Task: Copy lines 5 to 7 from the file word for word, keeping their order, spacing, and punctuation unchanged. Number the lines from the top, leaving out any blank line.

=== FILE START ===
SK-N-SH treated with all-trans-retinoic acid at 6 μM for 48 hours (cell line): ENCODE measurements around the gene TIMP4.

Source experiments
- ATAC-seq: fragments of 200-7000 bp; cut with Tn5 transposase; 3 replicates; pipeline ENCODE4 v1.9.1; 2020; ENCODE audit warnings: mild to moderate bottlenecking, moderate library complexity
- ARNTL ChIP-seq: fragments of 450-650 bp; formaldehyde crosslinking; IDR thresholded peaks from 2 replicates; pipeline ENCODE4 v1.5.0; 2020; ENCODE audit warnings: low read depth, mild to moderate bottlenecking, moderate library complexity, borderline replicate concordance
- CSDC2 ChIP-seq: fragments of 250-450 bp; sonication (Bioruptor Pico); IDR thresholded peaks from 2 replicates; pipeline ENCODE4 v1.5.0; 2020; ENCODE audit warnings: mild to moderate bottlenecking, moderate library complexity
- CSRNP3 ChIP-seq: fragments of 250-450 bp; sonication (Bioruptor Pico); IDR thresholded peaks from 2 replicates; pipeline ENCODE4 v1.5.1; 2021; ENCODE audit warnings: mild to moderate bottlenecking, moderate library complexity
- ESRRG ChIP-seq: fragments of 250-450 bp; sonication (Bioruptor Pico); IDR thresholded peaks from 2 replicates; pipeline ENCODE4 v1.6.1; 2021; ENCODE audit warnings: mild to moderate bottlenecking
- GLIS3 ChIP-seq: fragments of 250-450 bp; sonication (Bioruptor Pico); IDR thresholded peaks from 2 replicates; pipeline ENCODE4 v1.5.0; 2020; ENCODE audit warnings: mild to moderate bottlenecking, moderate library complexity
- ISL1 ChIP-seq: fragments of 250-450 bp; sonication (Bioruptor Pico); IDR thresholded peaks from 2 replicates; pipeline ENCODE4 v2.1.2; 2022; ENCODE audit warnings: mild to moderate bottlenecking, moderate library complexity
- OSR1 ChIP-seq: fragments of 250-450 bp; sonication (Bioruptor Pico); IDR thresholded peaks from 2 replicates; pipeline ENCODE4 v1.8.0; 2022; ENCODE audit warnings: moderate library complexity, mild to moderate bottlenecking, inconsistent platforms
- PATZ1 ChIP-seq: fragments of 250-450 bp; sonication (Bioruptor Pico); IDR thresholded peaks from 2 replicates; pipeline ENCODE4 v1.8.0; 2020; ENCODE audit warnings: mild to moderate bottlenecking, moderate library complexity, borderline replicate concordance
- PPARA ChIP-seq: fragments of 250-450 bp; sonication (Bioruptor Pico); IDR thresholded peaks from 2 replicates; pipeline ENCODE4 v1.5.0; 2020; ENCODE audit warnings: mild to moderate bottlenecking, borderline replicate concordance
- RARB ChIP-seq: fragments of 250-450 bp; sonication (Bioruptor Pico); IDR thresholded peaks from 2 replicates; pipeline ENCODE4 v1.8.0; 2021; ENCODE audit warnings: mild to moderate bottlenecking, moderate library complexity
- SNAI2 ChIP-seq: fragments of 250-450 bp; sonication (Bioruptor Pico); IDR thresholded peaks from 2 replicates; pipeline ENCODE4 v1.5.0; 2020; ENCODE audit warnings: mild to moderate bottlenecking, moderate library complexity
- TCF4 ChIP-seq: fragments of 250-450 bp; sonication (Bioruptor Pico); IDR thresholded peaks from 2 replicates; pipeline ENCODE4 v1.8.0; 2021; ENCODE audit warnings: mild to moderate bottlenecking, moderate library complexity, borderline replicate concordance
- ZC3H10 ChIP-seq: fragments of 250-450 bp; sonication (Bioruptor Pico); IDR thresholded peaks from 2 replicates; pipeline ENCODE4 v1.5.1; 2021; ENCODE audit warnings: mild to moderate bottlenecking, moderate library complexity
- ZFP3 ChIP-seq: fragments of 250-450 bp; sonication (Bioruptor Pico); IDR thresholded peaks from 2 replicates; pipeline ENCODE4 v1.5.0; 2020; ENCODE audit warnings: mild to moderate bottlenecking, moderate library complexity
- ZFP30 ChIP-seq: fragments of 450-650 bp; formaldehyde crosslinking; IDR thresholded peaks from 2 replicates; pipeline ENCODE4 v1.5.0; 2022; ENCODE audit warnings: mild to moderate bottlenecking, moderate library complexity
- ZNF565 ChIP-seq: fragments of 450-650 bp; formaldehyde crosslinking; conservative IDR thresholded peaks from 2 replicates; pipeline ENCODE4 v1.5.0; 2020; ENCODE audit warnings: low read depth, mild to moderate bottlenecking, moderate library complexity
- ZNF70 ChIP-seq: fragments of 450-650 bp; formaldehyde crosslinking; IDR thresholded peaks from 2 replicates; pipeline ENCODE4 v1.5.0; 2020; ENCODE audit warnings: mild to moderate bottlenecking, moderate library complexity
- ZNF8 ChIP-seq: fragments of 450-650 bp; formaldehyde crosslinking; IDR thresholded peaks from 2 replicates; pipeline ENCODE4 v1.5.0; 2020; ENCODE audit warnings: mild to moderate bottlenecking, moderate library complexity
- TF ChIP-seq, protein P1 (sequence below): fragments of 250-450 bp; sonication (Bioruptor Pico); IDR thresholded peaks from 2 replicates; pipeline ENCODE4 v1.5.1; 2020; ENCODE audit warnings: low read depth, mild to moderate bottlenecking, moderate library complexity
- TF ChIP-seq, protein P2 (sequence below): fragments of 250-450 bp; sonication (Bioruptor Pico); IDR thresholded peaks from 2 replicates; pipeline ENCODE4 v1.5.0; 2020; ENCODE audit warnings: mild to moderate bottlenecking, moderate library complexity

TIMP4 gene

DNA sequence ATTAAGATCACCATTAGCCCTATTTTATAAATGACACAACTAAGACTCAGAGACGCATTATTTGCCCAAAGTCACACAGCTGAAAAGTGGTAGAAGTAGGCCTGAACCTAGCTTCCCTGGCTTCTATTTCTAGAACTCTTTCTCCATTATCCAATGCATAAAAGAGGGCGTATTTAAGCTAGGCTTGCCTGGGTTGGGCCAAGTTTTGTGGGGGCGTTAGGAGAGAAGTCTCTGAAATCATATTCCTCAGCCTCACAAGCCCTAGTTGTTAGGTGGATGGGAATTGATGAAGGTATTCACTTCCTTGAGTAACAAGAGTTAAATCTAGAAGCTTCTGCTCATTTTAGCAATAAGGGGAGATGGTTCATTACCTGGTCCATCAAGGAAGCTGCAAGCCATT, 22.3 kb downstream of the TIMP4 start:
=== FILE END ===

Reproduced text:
- CSDC2 ChIP-seq: fragments of 250-450 bp; sonication (Bioruptor Pico); IDR thresholded peaks from 2 replicates; pipeline ENCODE4 v1.5.0; 2020; ENCODE audit warnings: mild to moderate bottlenecking, moderate library complexity
- CSRNP3 ChIP-seq: fragments of 250-450 bp; sonication (Bioruptor Pico); IDR thresholded peaks from 2 replicates; pipeline ENCODE4 v1.5.1; 2021; ENCODE audit warnings: mild to moderate bottlenecking, moderate library complexity
- ESRRG ChIP-seq: fragments of 250-450 bp; sonication (Bioruptor Pico); IDR thresholded peaks from 2 replicates; pipeline ENCODE4 v1.6.1; 2021; ENCODE audit warnings: mild to moderate bottlenecking